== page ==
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French Press Recipe by World Barista Champ and A Recipe Pursing Cleanliness

May 30, 2013 • BrewingNo Comments

French press is one of the most popular brewing methods. If you are looking for an easy manual brewing equipment other than dripper, this is definitely one that I can recommend(Aero Press is anther one). It’s easy but steadily makes good coffee. Importantly, it is inexpensive. There will be no additional cost involved unlike paper filter or nice narrow-mouthed kettle. The device is highly experimentable and the result is very visible.

One notable characteristic in French pressed coffee is its mildness you can hardly get from pour-over. Coffee bean normally contains about 12% of oil, and the oil is mostly removed by the paper filter in the paper drip process. In contrast, metal mesh filter in French press lets oil go though and get in the cup. The oil is considered to be mostly cafestol, and it gives the cup mildness and richness.

french press by Don LaVange

A standard French press brewing can be easily found by googling, but I refer this video by a former World Barista Champion here. Try to use those metrics in those three parameters: water/grounds ratio of 18~22g coffee grounds per 300g water, uniformly coarse ground, and 4 min steeping time. In addition, removing the floating grounds at the surface after steeping will make the cup cleaner. The World Champ doesn’t stir much and removes the grounds so that over-extraction could be avoided.

One problem I think French press structurally contains is that agitation naturally occurs while coffee grounds are steeping and the metal mesh filter doesn’t filter all the fine grounds out. The resulting cup usually lacks clarity compared to paper drip. You could feel the particles in the cup when you drink it. The coffee brewed with French press cannot be saved for a long time because of numerous fines dropped in the cup spoils the coffee soon after it’s brewed. So here is the French press brewing technique I think so far the best way to have a clean cup.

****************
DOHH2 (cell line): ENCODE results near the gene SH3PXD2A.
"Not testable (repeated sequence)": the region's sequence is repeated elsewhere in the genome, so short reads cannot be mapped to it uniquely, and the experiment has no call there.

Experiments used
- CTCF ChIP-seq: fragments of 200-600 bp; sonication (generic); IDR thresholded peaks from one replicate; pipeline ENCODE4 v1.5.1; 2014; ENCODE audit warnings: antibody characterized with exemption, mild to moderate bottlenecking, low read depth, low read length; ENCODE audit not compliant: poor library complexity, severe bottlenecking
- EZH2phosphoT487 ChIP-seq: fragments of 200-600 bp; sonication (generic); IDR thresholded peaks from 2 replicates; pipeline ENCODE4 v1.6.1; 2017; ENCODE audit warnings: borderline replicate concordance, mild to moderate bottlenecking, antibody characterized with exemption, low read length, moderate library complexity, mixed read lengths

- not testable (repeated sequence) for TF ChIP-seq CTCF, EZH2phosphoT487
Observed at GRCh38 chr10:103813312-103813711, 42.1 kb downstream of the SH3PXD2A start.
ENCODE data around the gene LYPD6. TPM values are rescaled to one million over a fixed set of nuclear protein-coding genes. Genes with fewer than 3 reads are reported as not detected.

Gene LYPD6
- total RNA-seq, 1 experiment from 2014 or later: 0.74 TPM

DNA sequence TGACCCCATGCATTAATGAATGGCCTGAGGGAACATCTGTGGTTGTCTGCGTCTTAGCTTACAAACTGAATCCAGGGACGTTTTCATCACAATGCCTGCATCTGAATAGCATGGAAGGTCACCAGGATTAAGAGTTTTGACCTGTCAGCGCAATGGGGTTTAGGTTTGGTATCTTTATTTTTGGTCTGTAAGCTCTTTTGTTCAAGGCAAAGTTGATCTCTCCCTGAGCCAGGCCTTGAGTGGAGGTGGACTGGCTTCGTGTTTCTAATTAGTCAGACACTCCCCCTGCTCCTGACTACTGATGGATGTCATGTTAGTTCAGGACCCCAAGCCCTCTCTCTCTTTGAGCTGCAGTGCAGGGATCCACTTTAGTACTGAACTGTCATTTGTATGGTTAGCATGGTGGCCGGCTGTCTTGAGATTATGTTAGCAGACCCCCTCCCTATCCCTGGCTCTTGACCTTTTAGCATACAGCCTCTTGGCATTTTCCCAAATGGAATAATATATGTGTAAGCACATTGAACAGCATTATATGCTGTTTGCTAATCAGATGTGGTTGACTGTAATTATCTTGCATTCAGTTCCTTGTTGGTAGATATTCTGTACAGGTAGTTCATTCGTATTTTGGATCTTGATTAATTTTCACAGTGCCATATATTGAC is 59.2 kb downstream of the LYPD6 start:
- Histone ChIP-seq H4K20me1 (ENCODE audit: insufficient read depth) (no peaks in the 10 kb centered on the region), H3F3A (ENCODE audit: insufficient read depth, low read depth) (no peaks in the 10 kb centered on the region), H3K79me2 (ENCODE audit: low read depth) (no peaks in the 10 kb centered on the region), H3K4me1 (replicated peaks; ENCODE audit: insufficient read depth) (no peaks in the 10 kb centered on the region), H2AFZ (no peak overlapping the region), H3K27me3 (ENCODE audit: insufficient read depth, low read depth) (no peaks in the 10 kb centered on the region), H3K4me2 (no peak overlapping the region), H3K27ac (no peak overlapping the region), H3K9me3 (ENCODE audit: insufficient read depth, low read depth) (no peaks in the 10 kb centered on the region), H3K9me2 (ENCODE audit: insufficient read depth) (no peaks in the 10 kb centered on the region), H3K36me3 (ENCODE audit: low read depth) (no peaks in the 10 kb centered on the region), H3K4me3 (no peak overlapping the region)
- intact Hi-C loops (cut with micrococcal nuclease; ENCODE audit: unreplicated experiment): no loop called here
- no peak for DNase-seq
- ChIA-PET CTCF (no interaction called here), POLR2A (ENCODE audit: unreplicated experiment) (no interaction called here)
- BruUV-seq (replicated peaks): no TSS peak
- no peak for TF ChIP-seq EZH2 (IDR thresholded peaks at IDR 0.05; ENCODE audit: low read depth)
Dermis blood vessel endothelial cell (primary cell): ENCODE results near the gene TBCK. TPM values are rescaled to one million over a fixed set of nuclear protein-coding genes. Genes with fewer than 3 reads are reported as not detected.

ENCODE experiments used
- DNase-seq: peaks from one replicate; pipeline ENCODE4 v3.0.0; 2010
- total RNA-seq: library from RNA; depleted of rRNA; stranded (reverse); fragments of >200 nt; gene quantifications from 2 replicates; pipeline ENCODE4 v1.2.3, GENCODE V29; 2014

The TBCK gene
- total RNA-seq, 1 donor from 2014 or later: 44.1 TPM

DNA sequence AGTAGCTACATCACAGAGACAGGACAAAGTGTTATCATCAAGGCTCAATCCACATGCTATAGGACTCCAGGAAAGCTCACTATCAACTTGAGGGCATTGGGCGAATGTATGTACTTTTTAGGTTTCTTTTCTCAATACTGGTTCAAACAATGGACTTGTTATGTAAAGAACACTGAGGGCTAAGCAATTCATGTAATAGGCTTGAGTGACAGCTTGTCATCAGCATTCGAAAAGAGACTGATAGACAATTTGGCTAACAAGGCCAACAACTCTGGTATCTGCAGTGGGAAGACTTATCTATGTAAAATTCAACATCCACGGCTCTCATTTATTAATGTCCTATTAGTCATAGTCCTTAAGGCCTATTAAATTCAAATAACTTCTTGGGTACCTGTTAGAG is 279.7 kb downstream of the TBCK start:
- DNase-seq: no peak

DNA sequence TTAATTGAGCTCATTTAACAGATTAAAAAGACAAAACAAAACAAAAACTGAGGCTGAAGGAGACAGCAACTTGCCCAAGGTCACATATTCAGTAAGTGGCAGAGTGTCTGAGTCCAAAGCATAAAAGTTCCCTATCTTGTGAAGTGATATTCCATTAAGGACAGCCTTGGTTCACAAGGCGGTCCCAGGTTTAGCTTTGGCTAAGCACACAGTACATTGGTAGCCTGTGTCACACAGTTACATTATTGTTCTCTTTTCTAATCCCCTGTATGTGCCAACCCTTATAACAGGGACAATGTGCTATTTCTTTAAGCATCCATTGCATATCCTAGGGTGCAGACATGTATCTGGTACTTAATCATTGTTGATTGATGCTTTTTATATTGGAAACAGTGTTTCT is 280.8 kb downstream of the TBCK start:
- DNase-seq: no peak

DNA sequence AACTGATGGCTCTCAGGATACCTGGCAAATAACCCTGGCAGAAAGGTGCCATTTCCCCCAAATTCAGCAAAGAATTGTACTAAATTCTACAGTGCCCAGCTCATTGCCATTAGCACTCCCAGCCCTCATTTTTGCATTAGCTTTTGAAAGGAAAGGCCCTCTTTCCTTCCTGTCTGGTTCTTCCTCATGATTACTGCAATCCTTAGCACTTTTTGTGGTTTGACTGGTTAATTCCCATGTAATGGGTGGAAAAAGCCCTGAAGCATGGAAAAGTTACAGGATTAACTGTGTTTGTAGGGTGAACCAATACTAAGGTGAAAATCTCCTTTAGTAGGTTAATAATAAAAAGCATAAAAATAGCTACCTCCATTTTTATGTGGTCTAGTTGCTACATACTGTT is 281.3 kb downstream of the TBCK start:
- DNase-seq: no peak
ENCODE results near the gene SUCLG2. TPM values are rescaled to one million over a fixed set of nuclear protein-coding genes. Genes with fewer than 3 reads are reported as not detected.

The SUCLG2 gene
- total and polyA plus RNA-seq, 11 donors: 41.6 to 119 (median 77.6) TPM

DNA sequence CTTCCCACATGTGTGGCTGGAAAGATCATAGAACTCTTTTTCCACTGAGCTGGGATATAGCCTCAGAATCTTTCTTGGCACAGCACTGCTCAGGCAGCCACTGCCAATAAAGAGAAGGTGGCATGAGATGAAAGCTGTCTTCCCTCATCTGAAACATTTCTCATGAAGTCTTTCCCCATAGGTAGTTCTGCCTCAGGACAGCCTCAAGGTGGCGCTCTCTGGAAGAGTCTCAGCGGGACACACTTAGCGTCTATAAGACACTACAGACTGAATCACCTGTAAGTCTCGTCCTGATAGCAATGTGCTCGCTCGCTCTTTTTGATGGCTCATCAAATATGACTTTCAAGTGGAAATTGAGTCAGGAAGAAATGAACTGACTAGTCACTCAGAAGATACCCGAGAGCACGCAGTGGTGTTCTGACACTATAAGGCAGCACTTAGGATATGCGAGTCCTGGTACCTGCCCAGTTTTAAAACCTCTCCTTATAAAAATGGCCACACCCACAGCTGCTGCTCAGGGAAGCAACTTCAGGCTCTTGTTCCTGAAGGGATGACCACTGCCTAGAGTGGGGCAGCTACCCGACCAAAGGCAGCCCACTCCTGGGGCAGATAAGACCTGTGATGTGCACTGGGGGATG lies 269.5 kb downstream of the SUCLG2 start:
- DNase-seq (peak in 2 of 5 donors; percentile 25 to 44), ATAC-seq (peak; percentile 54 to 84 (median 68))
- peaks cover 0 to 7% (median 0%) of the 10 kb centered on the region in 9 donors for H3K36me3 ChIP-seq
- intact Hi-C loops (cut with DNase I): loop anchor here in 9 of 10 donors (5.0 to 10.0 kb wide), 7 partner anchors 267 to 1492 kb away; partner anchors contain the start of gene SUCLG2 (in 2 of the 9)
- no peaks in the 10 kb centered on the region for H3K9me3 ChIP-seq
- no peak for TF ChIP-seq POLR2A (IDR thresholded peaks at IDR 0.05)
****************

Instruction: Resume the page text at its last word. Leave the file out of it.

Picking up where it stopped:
• Pour hot water into the press
  • Drop the grounds
  • Press the grounds and dip all the grounds below the water surface
  • Wait 4 Minutes
  • Plunge slowly so that there is no agitation of grounds
  • In this method, there is no stirring and the least agitation to the coffee grounds. Omitting the agitation and fines reduces harshness from the cup The downside is that it requires a little more coffee grounds if you want to make is as strong as the one brewed in the regular French press method. The idea behind this method is one characteristic of coffee, the “good” nutrients of coffee are easily dissolved into the hot water, but “bad” nutrients are harder to be dissolved. Therefore, less agitation, lower temperature, and shorter time would normally bring a cleaner cup.

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